October 25, 2011
The Filthiest Everyday Objects You Touch Daily
A study from Kimberly-Clark, manufacturer of consumer products that include Kleenex tissues, waterless hand sanitizers and antibacterial hand soap, has sent teams of hygienists to swab hundreds of surfaces around six US cities to find what everyday objects are breeding grounds for the worst bacteria and viruses, Alina Selyukh of Reuters is reporting.
The filthiest surfaces were found on gas pumps, public mailboxes, escalator rails and ATM buttons. Closely following were parking meters and kiosks, crosswalk buttons and buttons on vending machines in shopping malls.
Dr. Kelly Arehart, program leader of Kimberly-Clark´s Healthy Workplace Project explains, “It comes down to the fact that nobody cleans the things that you´re going to touch on a daily basis.”
The testing took place in Atlanta, Chicago, Dallas, Los Angeles, Miami and Philadelphia, with about 350 samples taken with swabs that were then tested for adenosine triphosphate (ATP), a naturally occurring chemical present in all animal, vegetable, bacteria, yeast and mold cells, Computerworld´s Lucas Mearian reports.
Any trace of ATP indicated the presence of contamination by any of these sources. Everyday objects with an ATP reading of 300 or higher would have a high risk for illness transmission, according to Kimberly-Clark.
“People do not realize the amount of contamination they are exposed to going to work each day and doing everyday things like filling their gas tank or riding on an escalator,” Charles Gerba, a professor of microbiology at the University of Arizona, said in a statement.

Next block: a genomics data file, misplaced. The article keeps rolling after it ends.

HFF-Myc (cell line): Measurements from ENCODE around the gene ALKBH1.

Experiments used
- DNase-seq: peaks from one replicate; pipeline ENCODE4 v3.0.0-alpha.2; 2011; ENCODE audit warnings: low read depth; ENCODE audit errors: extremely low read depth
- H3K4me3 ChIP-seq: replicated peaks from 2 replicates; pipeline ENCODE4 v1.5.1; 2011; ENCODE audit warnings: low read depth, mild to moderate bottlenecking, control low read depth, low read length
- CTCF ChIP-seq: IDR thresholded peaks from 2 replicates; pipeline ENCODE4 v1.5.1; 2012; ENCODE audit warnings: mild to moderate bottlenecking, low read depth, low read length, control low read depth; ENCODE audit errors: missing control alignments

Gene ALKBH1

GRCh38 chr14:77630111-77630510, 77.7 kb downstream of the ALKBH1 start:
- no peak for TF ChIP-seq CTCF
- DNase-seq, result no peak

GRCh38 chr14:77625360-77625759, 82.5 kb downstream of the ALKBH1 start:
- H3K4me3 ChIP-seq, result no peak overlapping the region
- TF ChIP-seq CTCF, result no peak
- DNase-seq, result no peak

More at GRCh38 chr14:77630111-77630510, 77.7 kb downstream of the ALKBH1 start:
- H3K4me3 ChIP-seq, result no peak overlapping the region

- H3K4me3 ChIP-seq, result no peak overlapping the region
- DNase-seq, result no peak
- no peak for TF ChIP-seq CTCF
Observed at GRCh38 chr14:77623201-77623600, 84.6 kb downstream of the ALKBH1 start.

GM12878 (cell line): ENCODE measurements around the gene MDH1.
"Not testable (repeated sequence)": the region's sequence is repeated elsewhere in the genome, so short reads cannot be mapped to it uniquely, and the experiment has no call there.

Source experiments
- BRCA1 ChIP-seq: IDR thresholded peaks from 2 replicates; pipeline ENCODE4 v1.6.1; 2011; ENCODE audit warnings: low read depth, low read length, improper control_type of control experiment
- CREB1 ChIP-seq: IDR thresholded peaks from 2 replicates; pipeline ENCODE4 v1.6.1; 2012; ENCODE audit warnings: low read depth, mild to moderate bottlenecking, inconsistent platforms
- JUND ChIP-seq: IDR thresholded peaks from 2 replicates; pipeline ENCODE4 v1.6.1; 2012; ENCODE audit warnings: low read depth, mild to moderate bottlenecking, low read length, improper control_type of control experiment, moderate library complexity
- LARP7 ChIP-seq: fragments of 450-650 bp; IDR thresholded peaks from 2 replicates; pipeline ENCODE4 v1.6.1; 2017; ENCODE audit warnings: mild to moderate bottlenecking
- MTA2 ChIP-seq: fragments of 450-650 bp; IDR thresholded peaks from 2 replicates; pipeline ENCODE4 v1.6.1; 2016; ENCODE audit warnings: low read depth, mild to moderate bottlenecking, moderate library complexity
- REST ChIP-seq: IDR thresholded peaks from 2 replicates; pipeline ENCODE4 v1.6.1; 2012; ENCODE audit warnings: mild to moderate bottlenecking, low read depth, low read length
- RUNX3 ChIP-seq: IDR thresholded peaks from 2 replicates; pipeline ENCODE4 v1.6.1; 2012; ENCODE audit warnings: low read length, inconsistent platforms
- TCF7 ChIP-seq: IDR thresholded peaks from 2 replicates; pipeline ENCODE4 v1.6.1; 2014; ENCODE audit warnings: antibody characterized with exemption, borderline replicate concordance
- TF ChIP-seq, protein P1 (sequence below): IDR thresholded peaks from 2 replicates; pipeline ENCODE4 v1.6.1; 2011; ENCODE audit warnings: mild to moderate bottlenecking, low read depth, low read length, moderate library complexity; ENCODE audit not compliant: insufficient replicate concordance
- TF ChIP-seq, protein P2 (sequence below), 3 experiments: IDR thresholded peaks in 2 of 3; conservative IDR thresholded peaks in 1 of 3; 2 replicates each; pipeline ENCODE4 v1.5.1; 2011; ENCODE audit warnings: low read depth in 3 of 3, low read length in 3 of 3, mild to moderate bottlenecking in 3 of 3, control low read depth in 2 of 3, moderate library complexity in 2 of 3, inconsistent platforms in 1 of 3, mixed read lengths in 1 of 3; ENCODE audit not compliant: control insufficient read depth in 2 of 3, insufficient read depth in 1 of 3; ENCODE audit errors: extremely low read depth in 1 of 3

“This new testing is compelling because it underscores the importance of hand and surface hygiene. Most cold and flu viruses are spread because people touch surfaces in their immediate area and then touch their faces, other objects and other people.”
Gerba recommends, very much like your mother most likely did, to wash and thoroughly drying your hands throughout the day to minimize the risk of getting sick or spreading illness.
“The likelihood for illnesses to transfer from the objects that people use every day like ATMs and parking meters is eye-opening,” said Brad Reynolds, marketing leaders of Kimberly-Clark´s Healthy Workplace Project. “
These findings indicate that illness-causing germs are everywhere and have the potential to travel with you into your office space. That´s why we developed the Healthy Workplace Project -- a unique approach to hand and surface hygiene that helps employees understand and reduce the spread of cold and flu germs throughout their workplaces.”
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